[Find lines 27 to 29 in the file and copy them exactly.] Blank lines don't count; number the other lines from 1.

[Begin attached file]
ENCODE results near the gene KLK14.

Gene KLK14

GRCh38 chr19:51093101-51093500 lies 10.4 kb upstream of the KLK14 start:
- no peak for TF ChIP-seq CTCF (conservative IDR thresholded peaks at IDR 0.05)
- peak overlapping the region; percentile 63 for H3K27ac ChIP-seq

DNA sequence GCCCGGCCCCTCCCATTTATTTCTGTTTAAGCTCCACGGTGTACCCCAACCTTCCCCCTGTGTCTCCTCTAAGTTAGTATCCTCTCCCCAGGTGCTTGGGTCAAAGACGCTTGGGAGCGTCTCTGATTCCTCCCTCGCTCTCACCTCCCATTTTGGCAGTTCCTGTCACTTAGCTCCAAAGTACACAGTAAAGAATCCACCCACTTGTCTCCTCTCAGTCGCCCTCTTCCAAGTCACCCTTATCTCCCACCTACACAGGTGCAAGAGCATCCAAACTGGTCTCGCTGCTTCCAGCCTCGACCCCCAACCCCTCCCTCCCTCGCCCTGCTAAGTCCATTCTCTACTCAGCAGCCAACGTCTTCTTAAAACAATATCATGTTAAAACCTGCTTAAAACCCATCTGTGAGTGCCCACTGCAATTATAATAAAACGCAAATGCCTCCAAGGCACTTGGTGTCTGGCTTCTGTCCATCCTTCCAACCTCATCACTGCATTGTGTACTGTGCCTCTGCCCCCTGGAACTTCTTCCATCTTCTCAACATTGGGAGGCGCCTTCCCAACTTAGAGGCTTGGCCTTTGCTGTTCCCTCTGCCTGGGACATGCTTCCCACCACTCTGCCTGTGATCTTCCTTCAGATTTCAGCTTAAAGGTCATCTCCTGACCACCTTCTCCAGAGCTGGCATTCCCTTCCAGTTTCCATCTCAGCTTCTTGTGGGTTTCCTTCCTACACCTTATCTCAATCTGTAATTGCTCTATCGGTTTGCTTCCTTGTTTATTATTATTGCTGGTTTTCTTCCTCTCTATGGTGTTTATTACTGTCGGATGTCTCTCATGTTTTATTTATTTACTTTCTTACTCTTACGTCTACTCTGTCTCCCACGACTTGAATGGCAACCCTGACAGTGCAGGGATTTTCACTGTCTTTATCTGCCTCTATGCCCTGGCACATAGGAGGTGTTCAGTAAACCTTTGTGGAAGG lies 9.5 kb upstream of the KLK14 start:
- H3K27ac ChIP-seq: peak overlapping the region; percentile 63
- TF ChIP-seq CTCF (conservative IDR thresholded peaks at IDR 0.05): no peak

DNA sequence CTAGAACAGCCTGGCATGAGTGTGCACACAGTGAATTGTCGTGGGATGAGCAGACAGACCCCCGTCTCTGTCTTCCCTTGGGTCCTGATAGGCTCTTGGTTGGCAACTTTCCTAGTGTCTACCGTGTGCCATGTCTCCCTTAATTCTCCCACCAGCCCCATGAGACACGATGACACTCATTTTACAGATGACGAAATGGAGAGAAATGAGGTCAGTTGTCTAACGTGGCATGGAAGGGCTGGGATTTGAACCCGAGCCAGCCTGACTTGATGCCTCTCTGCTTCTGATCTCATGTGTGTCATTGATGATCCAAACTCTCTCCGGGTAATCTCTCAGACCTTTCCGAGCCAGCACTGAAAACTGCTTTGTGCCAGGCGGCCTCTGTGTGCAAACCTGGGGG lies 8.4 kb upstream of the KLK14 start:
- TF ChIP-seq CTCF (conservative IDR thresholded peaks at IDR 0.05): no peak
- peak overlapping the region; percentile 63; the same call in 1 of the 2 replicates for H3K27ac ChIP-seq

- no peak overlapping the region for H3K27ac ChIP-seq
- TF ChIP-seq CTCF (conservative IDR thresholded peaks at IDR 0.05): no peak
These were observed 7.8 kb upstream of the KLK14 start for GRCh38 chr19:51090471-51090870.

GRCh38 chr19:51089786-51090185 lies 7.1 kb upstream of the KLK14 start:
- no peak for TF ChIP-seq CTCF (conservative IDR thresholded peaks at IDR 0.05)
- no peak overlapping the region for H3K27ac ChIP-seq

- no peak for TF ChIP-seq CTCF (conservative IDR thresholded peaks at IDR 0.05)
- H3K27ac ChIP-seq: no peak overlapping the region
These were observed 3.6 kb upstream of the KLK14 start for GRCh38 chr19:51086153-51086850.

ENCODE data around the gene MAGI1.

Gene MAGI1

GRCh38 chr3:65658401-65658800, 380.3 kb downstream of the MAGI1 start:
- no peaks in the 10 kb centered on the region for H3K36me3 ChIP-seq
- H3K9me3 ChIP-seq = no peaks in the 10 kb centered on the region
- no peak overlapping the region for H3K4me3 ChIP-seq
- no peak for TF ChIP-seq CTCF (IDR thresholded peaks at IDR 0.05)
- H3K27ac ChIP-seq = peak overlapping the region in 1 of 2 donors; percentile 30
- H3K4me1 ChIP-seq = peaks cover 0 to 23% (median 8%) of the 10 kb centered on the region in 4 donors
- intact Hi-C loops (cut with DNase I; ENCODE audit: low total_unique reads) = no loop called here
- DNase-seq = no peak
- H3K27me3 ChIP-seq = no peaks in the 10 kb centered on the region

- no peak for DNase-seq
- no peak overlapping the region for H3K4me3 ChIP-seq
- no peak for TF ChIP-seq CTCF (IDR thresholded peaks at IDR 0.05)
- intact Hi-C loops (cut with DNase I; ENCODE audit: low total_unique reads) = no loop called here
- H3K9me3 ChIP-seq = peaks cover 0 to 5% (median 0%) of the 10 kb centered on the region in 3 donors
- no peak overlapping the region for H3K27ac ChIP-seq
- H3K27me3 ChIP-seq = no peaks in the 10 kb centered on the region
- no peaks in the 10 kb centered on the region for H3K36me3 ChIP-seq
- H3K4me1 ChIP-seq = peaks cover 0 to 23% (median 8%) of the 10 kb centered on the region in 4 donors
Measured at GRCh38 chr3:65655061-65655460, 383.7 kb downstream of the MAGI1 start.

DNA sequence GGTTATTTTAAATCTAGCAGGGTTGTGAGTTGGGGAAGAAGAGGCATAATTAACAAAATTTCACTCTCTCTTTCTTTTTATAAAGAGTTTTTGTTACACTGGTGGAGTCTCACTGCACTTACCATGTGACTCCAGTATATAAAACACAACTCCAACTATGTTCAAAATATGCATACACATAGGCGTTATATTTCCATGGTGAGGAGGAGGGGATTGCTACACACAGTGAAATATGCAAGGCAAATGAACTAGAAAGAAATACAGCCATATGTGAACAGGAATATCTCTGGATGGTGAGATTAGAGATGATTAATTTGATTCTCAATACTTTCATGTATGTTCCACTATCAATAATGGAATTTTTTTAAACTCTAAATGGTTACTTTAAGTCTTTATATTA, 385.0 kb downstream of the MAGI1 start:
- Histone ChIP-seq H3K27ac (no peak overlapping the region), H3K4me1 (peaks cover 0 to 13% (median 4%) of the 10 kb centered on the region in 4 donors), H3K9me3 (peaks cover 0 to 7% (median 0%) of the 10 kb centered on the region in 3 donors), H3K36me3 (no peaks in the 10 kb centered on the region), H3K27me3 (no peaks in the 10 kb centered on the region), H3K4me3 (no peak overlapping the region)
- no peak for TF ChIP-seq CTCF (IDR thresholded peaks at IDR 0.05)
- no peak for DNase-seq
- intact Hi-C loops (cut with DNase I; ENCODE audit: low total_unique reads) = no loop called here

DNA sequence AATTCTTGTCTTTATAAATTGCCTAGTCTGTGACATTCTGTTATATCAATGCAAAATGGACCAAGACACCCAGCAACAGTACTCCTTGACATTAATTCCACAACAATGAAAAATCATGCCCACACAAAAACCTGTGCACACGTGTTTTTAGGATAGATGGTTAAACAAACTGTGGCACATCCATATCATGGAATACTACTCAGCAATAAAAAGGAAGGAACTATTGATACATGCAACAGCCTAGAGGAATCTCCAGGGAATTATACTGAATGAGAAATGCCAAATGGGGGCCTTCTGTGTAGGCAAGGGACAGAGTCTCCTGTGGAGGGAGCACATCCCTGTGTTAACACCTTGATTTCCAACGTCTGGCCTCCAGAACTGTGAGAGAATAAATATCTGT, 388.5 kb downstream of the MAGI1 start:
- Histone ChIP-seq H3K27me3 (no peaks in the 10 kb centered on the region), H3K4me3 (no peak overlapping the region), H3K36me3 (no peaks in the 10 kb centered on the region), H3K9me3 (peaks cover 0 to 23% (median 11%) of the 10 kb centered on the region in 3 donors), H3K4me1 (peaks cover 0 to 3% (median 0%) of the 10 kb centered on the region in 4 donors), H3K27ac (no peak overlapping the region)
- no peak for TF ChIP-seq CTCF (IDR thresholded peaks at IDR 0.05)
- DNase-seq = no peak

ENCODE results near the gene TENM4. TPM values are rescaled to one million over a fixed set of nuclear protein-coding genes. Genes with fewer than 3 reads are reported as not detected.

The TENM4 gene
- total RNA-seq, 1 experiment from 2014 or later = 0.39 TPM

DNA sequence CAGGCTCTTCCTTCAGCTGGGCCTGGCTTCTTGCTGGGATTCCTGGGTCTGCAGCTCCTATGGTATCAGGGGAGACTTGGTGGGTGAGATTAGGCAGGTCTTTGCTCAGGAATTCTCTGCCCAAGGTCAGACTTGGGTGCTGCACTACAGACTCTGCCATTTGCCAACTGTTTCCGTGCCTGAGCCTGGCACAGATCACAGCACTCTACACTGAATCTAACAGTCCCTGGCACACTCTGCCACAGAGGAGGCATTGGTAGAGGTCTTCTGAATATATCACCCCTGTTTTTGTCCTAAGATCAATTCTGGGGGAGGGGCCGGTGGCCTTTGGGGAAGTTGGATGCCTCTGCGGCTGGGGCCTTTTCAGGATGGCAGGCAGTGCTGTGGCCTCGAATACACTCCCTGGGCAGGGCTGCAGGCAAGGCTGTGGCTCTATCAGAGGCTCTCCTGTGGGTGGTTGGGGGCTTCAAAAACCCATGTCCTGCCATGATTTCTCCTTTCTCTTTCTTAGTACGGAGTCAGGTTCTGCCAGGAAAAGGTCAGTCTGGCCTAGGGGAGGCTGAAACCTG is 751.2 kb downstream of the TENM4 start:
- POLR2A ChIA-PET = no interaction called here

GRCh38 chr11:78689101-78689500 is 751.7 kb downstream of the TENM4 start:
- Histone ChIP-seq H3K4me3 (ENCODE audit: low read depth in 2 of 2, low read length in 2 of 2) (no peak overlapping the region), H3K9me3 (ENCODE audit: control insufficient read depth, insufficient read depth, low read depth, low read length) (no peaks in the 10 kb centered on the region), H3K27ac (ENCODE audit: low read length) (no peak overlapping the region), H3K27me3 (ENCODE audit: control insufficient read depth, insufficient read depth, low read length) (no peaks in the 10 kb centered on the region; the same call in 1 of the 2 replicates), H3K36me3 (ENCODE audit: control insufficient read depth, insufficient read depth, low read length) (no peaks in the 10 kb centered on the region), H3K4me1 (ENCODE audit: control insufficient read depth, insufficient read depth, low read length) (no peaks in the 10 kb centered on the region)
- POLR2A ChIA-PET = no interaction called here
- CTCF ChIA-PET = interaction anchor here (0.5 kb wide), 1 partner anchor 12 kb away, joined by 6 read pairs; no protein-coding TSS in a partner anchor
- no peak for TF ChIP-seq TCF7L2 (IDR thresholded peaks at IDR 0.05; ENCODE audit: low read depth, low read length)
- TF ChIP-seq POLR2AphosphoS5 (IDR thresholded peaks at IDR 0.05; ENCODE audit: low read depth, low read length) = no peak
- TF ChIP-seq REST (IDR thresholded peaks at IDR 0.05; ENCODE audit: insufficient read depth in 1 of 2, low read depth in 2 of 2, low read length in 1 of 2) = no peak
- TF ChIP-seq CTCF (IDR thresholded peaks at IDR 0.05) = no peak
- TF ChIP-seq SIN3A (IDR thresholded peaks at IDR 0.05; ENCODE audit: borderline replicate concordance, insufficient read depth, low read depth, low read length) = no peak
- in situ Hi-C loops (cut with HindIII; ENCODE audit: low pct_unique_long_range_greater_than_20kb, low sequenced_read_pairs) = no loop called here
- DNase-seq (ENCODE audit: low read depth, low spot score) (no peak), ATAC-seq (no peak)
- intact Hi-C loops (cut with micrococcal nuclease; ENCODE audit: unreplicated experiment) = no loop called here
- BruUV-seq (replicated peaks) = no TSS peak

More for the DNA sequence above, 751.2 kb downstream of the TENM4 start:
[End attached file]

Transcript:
- no peak for TF ChIP-seq CTCF (IDR thresholded peaks at IDR 0.05)
- H3K27ac ChIP-seq = peak overlapping the region in 1 of 2 donors; percentile 30
- H3K4me1 ChIP-seq = peaks cover 0 to 23% (median 8%) of the 10 kb centered on the region in 4 donors